Tomatillos! We can’t get enough of these little people. They stand in for tomatillos in salsa and sauces because they follow such a sweet-tangy-astringent-acidic line. They are in season right now and as a bonus, keep them well after you get home. To cut down on all things tomatillo, we chatted with Brad (he is a tomatillo fan). Here are his tips for buying, storing, and cooking with Perfect tomatillos.
Choose your color
Tomatillos are often depicted as green, but they come in a variety of colors. Here are the things to look for when selecting yours:
These should be solid and marble, Once the husk is removed, they darken over time.”
Look for a deep green hue, without signs of lightening or splotches.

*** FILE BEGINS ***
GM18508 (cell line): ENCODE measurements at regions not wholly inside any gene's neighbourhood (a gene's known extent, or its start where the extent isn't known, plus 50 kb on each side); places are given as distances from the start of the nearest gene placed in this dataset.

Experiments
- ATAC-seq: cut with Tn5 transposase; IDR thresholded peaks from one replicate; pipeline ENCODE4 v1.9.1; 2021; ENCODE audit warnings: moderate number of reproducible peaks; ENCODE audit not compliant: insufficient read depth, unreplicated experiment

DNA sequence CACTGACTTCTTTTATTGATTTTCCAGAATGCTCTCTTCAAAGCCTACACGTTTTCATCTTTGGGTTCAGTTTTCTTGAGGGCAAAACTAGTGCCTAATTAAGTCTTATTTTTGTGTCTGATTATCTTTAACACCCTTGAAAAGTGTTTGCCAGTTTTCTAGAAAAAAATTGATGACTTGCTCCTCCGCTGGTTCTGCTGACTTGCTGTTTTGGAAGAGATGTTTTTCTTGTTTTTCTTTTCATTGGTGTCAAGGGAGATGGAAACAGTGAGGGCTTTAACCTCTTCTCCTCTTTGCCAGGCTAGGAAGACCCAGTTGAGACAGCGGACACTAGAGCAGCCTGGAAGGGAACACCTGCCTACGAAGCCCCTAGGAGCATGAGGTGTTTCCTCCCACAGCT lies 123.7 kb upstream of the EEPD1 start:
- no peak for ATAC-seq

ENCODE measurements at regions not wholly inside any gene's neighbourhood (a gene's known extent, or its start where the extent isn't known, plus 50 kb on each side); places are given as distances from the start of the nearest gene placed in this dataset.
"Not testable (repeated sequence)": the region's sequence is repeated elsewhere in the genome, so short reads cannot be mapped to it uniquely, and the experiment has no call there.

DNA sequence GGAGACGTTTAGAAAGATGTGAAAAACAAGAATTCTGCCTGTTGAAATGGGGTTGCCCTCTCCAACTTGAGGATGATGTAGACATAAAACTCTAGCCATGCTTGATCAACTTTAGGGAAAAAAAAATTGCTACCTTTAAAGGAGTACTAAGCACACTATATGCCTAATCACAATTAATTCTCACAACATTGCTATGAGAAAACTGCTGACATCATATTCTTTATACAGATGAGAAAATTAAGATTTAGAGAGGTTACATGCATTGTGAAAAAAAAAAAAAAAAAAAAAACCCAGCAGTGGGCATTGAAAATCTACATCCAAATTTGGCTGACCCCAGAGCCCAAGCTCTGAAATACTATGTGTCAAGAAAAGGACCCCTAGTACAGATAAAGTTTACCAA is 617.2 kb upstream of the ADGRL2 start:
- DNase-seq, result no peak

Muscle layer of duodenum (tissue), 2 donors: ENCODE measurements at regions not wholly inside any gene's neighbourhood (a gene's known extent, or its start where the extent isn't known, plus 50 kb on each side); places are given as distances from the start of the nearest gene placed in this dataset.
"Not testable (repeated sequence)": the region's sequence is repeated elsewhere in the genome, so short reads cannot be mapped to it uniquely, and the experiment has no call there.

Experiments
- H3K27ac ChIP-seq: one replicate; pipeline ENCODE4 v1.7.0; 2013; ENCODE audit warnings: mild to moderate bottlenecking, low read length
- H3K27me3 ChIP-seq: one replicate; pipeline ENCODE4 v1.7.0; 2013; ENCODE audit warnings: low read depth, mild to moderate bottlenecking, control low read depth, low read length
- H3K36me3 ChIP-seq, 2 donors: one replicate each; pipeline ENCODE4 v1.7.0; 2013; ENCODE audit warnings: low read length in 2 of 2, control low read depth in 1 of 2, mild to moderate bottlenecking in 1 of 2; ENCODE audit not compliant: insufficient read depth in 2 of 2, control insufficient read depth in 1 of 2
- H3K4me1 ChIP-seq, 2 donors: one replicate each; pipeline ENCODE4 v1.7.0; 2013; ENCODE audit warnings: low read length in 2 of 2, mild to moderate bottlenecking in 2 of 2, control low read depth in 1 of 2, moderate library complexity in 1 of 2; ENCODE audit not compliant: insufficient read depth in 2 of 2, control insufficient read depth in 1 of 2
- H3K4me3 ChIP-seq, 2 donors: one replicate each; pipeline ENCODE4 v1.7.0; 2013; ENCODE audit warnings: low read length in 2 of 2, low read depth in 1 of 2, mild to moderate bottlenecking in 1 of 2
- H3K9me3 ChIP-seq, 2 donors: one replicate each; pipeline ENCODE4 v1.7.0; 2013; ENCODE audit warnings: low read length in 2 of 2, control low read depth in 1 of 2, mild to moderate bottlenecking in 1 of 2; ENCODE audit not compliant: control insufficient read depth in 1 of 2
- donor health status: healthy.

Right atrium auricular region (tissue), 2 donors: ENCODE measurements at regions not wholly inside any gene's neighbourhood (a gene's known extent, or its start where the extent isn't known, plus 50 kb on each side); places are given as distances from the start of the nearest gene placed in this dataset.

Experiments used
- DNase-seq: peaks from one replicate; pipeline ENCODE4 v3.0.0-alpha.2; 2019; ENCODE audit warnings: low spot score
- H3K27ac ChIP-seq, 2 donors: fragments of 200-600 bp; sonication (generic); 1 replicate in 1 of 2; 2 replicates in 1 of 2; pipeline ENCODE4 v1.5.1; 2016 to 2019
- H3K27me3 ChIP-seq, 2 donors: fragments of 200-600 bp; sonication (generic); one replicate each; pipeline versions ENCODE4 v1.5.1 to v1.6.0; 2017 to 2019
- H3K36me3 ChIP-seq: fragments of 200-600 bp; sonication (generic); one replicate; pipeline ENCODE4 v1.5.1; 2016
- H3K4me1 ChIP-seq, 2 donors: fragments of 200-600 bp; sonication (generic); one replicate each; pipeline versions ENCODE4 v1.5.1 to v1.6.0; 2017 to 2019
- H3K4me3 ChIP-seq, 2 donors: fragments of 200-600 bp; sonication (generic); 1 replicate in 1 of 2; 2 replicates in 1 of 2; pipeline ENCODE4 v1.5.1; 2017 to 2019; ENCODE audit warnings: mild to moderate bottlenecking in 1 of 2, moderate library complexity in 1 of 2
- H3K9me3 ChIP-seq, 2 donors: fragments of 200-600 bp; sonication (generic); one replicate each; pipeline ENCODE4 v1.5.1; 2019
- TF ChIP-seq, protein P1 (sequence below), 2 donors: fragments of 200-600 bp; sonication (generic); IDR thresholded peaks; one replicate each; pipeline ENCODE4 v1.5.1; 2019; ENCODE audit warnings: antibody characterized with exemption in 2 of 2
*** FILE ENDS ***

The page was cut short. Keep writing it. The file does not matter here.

This type of tomato starts green and turns yellow when ripe.
Mind the Husk
You will have to remove papyrus glands before making and eating tomatillos, they must be intact before you buy them. Look for a tomatillo with a husk that completely covers the fruit (it doesn’t matter if the bottom of the tomato pokes out a little,), with no signs of tearing. The husk should be relatively tight, while the inner fruit being firm, but not stone- hard. It’s overripe when there is too much squishiness.
Tomatillos can be stored in the fridge for 2-3 weeks, “Keep them in an unsealed paper bag.” To keep them fresh and undamaged, do not clear the husks until you are ready to eat them.
Get Ice Cold
So, you’re not going to use your tomatillos before they get mushy? It is okay to freeze them. Just pop them completely into plastic zip-top bags and store them in the freezer. Allow them to dry completely before use. Although they are not as tasty as fresh and perfect tomatillos (we do not recommend them for raw salsa), they should definitely be cooked into bright and tangy sauce.